The most beautiful bond

I’m reading a book sitting by the window seat, on the bus, desperately waiting to finish the chapter. The moment I finish, I look beside and find a woman, probably in her late twenties, playing with her daughter. They are completely in the moment. The daughter is probably 2 years old or so. I sometimes envy children for how effortlessly they can make you happy with just an unexpected smile.

It’s a feeling that can’t be expressed in words. The mother feels even happier looking at her child smile. After much thought, I ask her about the moment with her child that she cherishes the most. And she narrates it to me.

“She’s hardly a year old and it’s been a month since I started working again, to make sure our family met ends. No matter how occupied I’m at work, my thoughts keep drifting towards her every other moment. Is she having a good sleep? Is she missing me? Is the babysitter taking good care of her? It’s both the excitement of meeting her and the worry about her well-keeping that makes me eagerly wait to run out of office as soon as the clock strikes the bell.

I somehow manage to reach home as soon as I can. And then I see her totally engrossed in playing with her little toys. But it all changes, the moment she sees me. She drops everything that’s in her hands and throws a beautiful smile that makes me forget everything else. She swings both her hands in air and her face lits up with joy. She quickly drops her hands on the ground and puts in all the energy as she starts crawling towards me, carrying that smile.

I walk towards her as fast as I can to left her up. I kiss her on her cheeks and both of us become one as I hug her with love. I could die for that beautiful moment.” I am able to neither control my smile nor stop feeling beautiful inside on hearing that. She says she has another moment to share and I tell her to continue without hesitation.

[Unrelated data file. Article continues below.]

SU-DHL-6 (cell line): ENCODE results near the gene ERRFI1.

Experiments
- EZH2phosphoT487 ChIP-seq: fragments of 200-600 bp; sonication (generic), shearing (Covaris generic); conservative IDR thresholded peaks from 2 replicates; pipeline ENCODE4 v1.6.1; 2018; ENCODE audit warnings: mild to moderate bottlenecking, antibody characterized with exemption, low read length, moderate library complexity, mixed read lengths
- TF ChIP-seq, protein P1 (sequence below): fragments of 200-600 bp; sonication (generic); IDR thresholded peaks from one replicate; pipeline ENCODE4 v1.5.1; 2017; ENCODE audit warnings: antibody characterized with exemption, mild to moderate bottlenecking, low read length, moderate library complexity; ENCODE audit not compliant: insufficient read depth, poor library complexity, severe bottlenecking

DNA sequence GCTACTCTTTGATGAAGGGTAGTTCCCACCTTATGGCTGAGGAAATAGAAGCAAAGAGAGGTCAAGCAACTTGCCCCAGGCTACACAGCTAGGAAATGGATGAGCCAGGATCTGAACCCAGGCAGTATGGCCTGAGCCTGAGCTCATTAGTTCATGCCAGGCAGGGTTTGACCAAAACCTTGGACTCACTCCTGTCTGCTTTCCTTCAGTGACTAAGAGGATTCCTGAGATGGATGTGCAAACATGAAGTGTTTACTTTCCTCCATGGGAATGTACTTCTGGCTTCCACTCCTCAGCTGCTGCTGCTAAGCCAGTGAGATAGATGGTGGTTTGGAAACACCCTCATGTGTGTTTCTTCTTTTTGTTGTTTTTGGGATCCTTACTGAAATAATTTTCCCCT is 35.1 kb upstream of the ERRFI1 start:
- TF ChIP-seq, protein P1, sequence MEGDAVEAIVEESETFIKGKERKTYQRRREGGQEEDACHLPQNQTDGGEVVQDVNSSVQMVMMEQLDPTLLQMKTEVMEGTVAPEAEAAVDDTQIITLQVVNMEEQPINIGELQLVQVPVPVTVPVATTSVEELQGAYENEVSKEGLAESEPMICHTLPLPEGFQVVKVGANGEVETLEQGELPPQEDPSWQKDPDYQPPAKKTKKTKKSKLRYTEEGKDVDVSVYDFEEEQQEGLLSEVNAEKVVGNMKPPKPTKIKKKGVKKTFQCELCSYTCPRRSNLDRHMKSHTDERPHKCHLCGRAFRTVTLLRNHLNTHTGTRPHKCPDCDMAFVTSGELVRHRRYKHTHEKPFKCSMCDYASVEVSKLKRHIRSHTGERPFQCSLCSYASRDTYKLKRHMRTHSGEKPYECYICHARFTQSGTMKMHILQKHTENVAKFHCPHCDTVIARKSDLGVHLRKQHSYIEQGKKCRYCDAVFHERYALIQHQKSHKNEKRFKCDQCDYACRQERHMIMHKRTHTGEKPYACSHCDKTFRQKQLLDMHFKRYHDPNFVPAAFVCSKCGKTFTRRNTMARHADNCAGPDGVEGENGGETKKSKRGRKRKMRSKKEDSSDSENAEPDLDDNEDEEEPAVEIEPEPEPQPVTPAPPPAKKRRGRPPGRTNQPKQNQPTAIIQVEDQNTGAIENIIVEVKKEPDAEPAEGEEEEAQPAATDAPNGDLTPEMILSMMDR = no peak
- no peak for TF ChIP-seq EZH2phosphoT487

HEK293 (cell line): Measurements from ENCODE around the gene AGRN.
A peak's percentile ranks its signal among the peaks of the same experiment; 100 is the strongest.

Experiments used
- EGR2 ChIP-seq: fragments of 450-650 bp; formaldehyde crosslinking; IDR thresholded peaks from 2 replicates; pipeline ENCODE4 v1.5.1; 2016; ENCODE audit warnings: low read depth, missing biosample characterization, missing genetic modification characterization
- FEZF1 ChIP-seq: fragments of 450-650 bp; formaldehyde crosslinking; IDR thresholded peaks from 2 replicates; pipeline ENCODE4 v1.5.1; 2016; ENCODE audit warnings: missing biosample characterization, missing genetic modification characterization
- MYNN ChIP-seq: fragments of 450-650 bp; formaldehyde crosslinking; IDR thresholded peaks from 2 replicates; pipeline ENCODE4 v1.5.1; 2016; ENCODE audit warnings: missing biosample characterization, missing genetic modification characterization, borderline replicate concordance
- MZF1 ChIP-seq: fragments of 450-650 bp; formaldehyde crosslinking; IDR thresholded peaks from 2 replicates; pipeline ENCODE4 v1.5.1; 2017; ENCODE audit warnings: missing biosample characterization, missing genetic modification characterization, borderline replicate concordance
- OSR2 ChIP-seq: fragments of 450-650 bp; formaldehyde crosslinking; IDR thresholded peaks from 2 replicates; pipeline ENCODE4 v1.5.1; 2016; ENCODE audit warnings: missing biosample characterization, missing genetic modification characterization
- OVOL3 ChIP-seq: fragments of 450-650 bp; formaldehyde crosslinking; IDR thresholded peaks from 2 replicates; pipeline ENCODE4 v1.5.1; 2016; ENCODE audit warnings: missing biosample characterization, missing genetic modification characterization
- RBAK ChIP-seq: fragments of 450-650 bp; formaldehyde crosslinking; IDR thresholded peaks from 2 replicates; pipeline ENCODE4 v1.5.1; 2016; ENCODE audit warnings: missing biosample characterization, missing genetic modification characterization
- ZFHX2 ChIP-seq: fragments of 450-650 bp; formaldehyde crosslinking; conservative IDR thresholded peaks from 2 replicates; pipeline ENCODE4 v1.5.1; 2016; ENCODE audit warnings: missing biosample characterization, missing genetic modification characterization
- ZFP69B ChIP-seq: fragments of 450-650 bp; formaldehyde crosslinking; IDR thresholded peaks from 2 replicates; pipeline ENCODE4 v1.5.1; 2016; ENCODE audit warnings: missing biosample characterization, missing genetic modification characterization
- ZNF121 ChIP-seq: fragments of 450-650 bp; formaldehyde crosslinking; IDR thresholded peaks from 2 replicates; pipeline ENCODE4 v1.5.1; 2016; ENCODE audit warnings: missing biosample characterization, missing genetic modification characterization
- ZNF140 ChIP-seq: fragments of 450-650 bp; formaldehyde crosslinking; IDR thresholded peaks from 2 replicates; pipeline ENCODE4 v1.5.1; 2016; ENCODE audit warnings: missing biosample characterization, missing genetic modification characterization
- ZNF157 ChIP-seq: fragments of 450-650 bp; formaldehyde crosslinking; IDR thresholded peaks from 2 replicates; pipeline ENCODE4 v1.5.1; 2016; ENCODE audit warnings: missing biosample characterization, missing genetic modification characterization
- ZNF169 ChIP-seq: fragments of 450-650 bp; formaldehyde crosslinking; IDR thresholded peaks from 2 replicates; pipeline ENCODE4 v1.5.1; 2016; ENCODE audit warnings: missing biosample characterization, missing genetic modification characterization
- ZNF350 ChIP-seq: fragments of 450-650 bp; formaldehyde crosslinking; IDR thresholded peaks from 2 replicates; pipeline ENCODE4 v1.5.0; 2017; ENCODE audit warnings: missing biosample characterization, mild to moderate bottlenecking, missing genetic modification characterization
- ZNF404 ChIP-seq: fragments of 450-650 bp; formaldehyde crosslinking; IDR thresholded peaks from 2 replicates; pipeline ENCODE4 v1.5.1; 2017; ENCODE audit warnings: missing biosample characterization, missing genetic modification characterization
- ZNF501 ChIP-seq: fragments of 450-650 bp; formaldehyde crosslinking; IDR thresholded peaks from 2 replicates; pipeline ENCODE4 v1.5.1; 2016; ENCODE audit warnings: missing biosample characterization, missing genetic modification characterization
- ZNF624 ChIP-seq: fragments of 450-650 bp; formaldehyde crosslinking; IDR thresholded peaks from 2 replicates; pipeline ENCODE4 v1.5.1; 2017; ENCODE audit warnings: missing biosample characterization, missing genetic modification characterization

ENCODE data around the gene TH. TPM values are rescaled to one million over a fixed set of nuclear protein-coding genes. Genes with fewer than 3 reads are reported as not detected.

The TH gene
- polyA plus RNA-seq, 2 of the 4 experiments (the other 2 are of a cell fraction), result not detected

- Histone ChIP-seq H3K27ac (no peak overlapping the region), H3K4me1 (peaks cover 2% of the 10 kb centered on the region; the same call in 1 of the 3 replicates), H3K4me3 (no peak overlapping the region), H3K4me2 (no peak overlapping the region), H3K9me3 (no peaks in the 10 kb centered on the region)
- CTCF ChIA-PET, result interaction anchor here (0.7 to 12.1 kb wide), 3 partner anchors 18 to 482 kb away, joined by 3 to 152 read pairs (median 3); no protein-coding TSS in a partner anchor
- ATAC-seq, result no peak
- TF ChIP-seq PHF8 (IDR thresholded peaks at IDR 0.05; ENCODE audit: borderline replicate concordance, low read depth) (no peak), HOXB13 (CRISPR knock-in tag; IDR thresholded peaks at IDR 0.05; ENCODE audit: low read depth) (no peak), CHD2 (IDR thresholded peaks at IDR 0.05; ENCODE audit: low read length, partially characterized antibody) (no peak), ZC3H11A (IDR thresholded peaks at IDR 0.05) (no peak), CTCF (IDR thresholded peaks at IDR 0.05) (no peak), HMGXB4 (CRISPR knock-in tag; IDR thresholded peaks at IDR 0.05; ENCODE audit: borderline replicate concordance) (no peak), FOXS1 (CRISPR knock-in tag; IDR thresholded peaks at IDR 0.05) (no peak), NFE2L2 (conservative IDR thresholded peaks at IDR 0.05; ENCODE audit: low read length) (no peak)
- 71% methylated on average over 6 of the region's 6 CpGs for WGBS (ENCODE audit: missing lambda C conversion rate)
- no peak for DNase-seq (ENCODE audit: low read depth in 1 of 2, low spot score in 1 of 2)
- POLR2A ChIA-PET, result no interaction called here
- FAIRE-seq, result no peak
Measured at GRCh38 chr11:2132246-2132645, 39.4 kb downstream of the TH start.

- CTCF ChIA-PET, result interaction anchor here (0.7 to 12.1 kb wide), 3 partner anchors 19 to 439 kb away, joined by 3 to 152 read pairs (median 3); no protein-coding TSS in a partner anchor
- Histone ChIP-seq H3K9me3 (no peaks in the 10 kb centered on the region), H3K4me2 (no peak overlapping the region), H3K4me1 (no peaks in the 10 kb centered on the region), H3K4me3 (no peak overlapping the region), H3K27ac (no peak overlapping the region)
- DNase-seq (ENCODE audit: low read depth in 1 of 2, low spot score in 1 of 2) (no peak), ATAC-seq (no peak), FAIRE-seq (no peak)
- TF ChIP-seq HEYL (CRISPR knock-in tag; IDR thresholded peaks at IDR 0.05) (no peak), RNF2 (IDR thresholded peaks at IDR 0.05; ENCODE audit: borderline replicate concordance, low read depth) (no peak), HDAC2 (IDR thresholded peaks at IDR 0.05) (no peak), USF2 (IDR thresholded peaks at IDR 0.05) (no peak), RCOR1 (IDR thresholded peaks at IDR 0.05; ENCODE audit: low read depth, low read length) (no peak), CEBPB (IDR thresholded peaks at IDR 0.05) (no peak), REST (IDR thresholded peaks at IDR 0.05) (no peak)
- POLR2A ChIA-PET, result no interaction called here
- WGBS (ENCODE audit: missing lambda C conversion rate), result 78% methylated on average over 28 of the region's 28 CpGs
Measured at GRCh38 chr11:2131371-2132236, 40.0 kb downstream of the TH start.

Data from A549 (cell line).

“It’s a function at a relative’s place and the house is filled with people. Everybody wants to play with my little baby and they each take turn one after the other. I leave her to them and get engrossed in talks with other folks. It’s hardly been a few minutes and I hear her cry. She is probably feelimg claustrophobic. She is missing me.

I walk towards her and she flings her arms towards me from whosoever’s lap she is sitting on, unaware of the fact that she can’t fly. It takes a while for her to stop crying but she starts to feel at home on my chest. She clings on my shoulders and goes silent in a few seconds. I feel happy. I might be selfish here but when you realise that you’ve a powerful connection with someone special to you, someone who is worth much more than your life, you feel on top of the world.”

I don’t know about other mothers in other countries, but Indian parents still treat their grown-up sons and daughters as little children, with so much care and affection, as well as with the belief that their kids are still innocent, no matter how old they get. Their decisions as well choices on their tastes, their hunger, their dreams, their tiredness and such, on most occasions, matter to them only after their children’s needs have been taken care of.


How much can a soul possibly sacrifice? And then I look at my parents and other parents who love their children unconditionally and take such good care of them. We can never thank our parents enough for everything they are, to us.

ImageCredits – InSight Bulletin


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